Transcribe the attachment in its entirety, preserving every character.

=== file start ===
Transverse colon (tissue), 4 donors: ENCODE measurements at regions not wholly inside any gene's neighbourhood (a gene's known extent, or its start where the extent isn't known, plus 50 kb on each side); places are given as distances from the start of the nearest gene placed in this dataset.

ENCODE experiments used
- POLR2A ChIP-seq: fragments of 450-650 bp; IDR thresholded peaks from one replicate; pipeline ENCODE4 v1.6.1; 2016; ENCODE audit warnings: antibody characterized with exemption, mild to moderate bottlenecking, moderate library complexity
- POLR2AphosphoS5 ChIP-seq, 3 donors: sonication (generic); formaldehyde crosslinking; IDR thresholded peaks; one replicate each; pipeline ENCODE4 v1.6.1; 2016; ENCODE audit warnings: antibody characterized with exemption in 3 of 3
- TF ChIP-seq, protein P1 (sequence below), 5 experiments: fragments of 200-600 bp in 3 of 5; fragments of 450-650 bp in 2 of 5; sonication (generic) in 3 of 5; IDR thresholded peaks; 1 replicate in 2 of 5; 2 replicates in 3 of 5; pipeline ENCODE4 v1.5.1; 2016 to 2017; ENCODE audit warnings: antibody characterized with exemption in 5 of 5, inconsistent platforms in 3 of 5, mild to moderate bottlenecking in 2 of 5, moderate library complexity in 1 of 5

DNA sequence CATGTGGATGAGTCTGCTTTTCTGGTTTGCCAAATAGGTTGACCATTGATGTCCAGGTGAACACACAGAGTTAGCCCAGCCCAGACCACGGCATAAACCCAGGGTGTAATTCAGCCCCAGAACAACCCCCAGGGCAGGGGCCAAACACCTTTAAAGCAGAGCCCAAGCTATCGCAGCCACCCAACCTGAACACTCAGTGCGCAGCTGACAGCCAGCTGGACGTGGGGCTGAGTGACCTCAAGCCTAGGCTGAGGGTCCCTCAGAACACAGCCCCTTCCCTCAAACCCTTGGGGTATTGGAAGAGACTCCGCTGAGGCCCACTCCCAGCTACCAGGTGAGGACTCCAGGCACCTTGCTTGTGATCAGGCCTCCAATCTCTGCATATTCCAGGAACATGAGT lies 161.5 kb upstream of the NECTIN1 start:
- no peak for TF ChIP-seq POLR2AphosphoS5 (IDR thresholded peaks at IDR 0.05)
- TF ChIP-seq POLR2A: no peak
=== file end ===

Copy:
Transverse colon (tissue), 4 donors: ENCODE measurements at regions not wholly inside any gene's neighbourhood (a gene's known extent, or its start where the extent isn't known, plus 50 kb on each side); places are given as distances from the start of the nearest gene placed in this dataset.

ENCODE experiments used
- POLR2A ChIP-seq: fragments of 450-650 bp; IDR thresholded peaks from one replicate; pipeline ENCODE4 v1.6.1; 2016; ENCODE audit warnings: antibody characterized with exemption, mild to moderate bottlenecking, moderate library complexity
- POLR2AphosphoS5 ChIP-seq, 3 donors: sonication (generic); formaldehyde crosslinking; IDR thresholded peaks; one replicate each; pipeline ENCODE4 v1.6.1; 2016; ENCODE audit warnings: antibody characterized with exemption in 3 of 3
- TF ChIP-seq, protein P1 (sequence below), 5 experiments: fragments of 200-600 bp in 3 of 5; fragments of 450-650 bp in 2 of 5; sonication (generic) in 3 of 5; IDR thresholded peaks; 1 replicate in 2 of 5; 2 replicates in 3 of 5; pipeline ENCODE4 v1.5.1; 2016 to 2017; ENCODE audit warnings: antibody characterized with exemption in 5 of 5, inconsistent platforms in 3 of 5, mild to moderate bottlenecking in 2 of 5, moderate library complexity in 1 of 5

DNA sequence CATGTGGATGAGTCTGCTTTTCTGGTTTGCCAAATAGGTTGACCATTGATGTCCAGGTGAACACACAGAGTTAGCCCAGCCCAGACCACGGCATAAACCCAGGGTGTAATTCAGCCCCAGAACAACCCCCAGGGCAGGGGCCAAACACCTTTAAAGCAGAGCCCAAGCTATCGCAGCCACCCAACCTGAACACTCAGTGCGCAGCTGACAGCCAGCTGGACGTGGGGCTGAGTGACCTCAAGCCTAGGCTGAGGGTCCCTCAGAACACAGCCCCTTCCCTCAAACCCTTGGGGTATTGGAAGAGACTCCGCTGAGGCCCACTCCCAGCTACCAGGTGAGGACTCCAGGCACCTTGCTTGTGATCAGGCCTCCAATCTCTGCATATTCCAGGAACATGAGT lies 161.5 kb upstream of the NECTIN1 start:
- no peak for TF ChIP-seq POLR2AphosphoS5 (IDR thresholded peaks at IDR 0.05)
- TF ChIP-seq POLR2A: no peak